Storrs, longtime formula car fans, establish endowment for Mizzou Racing

December 15, 2023

Sharon and Walter Storrs
Sharon and Walter Storrs

When Walter Storrs, B.S. ME ’66, was 5 years old, he saw his first racecar. His family was traveling to visit an aunt in Wisconsin, and their car was overheating. His dad pulled into a garage and there it was. It was 1949, and the racecar was a homemade jalopy, but Storrs was taken by it.

Fast forward some seven decades, and Walter and his wife, Sharon, have established an endowment for Mizzou Racing. It’s the College’s first endowment for a student organization.

The funding will help ensure Mizzou Engineering students continue to have opportunities to design, build and race quarter-scale formula and electric formula cars.

“We wanted to support Mizzou and support racing because the students are learning to make things happen: designing, welding, building as well as programming, budgeting and presenting,” Walter Storrs said. “It’s such a neat thing. Students don’t realize what a wonderful learning opportunity this is. When I was in school, we had a mechanical lab but nothing comparable to Mizzou Racing.”

The Storrs Ice & Coal Endowment for Formula SAE & Eco-Racing also pays tribute to the business his grandfather ran in Hannibal, Missouri. If you take the town’s famous riverboat cruise, you can see the company’s name cast into the former foundation of the coal barn. Storrs discovered it cast into the cement while taking the tour himself and later returned to paint the letters white.

From the fields to the quad

While the goal of Mizzou Racing is all about moving forward fast, Storrs’ journey to this moment has been long and winding. He grew up in the country outside of Hannibal, fixing his bicycles and lawnmowers, working on a 1938 Chevy that had been passed down to him and watching from his back yard as heavy machinery and earth movers built Highway 36 through his family’s property.

When Storrs was a junior in high school, something happened that helped shape his future. His cousin, who had just earned a degree in electrical engineering in Cleveland, Ohio, passed through on the way to his new job in Tucson.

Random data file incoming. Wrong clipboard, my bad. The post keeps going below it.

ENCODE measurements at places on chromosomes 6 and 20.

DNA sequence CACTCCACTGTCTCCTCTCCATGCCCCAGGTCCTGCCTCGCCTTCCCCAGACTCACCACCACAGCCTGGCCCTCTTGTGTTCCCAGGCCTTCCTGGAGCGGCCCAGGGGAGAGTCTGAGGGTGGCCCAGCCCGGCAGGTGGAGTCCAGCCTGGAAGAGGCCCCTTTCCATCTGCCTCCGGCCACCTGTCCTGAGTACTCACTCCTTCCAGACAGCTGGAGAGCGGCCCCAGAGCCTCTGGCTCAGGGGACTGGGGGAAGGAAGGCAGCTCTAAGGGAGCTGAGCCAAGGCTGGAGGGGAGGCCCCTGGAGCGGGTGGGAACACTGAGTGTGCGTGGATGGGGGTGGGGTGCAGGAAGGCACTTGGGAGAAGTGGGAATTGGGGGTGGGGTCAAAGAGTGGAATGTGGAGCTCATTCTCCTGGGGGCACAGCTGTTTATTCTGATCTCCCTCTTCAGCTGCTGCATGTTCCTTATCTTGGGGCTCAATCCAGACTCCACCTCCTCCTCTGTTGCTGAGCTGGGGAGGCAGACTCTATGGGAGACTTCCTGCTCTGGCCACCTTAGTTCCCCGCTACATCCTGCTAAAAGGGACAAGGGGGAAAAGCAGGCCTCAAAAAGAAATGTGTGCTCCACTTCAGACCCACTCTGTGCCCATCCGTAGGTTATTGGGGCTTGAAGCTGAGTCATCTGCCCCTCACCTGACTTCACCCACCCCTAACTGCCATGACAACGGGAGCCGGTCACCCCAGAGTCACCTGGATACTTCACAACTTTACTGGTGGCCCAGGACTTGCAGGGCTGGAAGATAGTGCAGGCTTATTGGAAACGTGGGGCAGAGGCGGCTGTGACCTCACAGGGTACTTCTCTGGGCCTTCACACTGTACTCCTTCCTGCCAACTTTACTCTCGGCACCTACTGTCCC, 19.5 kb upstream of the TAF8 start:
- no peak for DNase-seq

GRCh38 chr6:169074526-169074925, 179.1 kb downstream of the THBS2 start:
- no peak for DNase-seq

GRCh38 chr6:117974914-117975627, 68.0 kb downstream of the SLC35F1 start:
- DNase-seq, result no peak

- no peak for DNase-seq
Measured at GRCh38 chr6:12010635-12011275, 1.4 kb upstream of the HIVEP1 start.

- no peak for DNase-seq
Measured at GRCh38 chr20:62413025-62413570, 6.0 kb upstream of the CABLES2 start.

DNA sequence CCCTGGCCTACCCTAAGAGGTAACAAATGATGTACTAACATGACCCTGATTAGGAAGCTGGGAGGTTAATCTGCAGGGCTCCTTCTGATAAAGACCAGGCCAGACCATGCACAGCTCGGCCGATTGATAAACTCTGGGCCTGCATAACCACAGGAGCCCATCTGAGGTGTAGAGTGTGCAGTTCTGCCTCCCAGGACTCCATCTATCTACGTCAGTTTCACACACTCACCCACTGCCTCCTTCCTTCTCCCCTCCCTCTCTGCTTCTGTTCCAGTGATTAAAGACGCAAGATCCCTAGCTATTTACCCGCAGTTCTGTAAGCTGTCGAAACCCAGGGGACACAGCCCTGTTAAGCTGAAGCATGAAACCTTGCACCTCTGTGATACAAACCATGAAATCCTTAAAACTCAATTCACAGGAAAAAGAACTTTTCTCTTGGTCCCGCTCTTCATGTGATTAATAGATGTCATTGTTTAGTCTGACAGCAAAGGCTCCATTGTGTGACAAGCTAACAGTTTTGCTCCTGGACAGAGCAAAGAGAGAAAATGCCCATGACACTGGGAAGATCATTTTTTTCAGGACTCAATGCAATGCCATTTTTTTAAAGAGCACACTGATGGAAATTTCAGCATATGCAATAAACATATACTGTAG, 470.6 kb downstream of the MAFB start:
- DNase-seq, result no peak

“He stopped by Hannibal with a new car and took us all to dinner and paid,” Storrs recalled. “I thought, ‘man, I have to hang in there and get a degree so I can buy a new car, too.’ And we did.”

After two years at a community college, Walter and Sharon Storrs came to Columbia, where Walter enrolled in mechanical engineering. The size of the campus and community were a bit overwhelming, but it was a true blessing when Sharon found a job near campus that not only paid for living expenses, tuition and books but also provided free parking.

Coursework was hard, but Storrs commented that he had two things going for him.

“We were married and broke, so that left a lot of time for studying.”

Storrs has a few fun memories from his days at Mizzou. When he was a junior, Storrs was inducted into Tau Beta Pi, the engineering honor society that has a brass statue known as a bent outside of Lafferre Hall. That year, some agricultural students tried to steal the bent but couldn’t get it done. The president of the Tau Beta Pi chapter was notified and safely unbolted it and protected it under his bed until Engineers’ Week. Storrs and fellow inductees thought they’d get out of the tradition of having the polish the bent during Engineers’ Week, but when they showed up to report for a different task, it had reappeared, ready for induction duties. (A close look at the post today will show where the partial saw cut was repaired.)

Storrs also recalled that in the 1960s, the quadrangle around the Columns was sort of hallowed ground — no walking across the grass or climbing the structures. On graduation day, however, Storrs convinced his parents to take a photo in front of the Columns — now a well-established tradition at Mizzou.

From the quad to the racetrack

After graduation, Storrs got a job at Lockheed in Georgia as an associate aircraft engineer (draftsman) for the C5-A Galaxy cargo aircraft for the Air Force. After a year of sitting at the drawing board in a windowless bay of drafting tables, Storrs jumped at an opportunity to work for the Army while they paid for him to earn a master’s degree from Texas A&M.

From there, he moved to Detroit to work for the Army’s tank-automotive command, where he worked until eligible for retirement.

That’s when he started volunteering for the Society of Automotive Engineers Formula SAE (FSAE) competition in Michigan, at the time held at the Pontiac Silverdome close to his house. There, he was able to serve as a steward for the Mizzou Racing team during competitions. He was the official formal avenue between the teams and the SAE.

“I mostly did nothing but hung out and marveled at what the team had accomplished under the tutelage of shop supervisor Rick Wells,” he said.

Storrs continued to volunteer annually until the competition moved to Michigan International Speedway about 100 miles from his home. He’s been back to the track several times since. He was a corner flagger at the 2023 competition, where he gleefully recorded the University of Kansas car being directed into the slow lane to let Mizzou pass.

In 2023, Walt and Sharon volunteered at the Baja SAE Racing competition in Ohio, which was a lot of fun, he said, because it was a lot less structured than FSAE.

“Ever since I saw my first racecar at 5, I always had an automotive and mechanical bent,” he said. “There have been so many decision junctures along the way that led to relative prosperity that can only be the result of divine influence.”

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